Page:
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Friday Detours: 13th March 2020

This week, explore the strange world of competitive ice climbing, read inspirational accounts of bikepacking in Scotland and kayaking in Antarctica, and get to know three of the most accomplished women in adventure.

13th March 2020 | Words by Matt Jones @ WildBounds HQ


#1 The strange world of competitive ice climbing
With bouldering, speed and lead climbing set to feature at the Tokyo 2020 Olympics, it sometimes feels like climbing has gone supernova. But there are some corners of the climbing world where the main exponents are simply a tight-knit community of passionate masochists. Outside magazine delves into the weird and wonderful world of competitive ice climbing

#2 Coronavirus threat closes Everest
Nepal's government has cancelled all climbing permits for Mount Everest  because of the coronavirus outbreak. It effectively wipes out the spring climbing season, affecting climbers from the US, India, China, UK, Japan and South Korea as well as Sherpas and others who rely on tourism. BBC News reports on the likely impact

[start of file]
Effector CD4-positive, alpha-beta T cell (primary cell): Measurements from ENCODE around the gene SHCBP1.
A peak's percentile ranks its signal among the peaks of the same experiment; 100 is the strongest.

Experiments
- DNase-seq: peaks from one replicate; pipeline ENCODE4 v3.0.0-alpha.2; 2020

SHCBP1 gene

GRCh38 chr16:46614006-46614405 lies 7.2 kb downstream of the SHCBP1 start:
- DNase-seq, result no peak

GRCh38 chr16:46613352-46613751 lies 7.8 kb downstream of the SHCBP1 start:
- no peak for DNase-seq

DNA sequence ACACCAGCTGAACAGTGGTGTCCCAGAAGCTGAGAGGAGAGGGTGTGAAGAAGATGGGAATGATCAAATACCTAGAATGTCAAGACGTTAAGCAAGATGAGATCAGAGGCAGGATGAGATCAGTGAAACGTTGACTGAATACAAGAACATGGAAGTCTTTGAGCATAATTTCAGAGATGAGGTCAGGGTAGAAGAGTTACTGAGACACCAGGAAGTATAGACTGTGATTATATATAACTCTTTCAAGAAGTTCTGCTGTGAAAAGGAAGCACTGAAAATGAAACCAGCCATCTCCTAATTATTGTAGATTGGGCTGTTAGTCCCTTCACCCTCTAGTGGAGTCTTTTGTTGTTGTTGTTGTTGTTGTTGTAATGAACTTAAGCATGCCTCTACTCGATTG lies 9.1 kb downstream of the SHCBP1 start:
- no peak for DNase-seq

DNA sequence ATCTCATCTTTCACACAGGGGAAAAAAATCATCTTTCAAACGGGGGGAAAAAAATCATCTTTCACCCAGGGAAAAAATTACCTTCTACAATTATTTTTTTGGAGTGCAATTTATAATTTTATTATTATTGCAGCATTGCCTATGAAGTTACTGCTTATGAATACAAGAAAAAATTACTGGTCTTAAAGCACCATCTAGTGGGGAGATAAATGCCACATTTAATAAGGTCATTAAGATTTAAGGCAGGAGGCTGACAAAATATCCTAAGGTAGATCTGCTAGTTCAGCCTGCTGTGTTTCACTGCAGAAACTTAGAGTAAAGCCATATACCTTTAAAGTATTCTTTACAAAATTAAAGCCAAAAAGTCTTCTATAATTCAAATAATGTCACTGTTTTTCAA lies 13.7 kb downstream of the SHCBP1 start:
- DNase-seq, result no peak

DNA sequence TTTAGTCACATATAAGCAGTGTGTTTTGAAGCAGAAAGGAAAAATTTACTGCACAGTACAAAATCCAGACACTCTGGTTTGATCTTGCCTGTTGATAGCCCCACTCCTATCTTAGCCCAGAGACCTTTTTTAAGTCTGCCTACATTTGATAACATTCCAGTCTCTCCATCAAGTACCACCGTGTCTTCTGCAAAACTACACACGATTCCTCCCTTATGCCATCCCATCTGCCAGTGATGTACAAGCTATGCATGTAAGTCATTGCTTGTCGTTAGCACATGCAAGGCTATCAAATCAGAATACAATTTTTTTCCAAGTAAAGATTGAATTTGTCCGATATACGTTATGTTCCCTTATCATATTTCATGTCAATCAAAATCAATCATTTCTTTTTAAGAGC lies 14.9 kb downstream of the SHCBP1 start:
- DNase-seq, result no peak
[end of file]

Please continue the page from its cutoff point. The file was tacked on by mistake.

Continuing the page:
#3 Bikepacking through the Scottish Highlands
Like the idea of bikepacking through Scotland? Then you’ve got to read Fiona Russell’s absorbing account of a recent jaunt through the Scottish Highlands by mountain bike, penned for Scottish paper The Sunday Post

#4 Humpback whales, icebergs and a sub-zero swim: kayaking in Antarctica
We hadn’t actually heard of adventure travel writer and photographer Sadie Whitelocks before stumbling across this piece. Perhaps we should have – she’s a fellow of both The Explorers Club and the Royal Geographical Society. Anyway, we loved her engaging write-up of a recent awe-inspiring Antarctic kayaking trip

#5 ‘Not bad for a girl’: overcoming prejudice in elite mountaineering
German adventurer Anja Blacha has skied to the South Pole, summited Everest and climbed K2. Lhakpa Sherpa holds the Guinness World Record for the most ascents of Everest by a woman, with nine to date. And Dawa Yangzum Sherpa is one Nepal’s most celebrated climbers, as well as the country’s first female certified international mountain guide. Yet all three women have battled prejudice and faced a catalogue of outdated psychological, mental, emotional and cultural stereotypes in the male-dominated adventure scene. Read their stories


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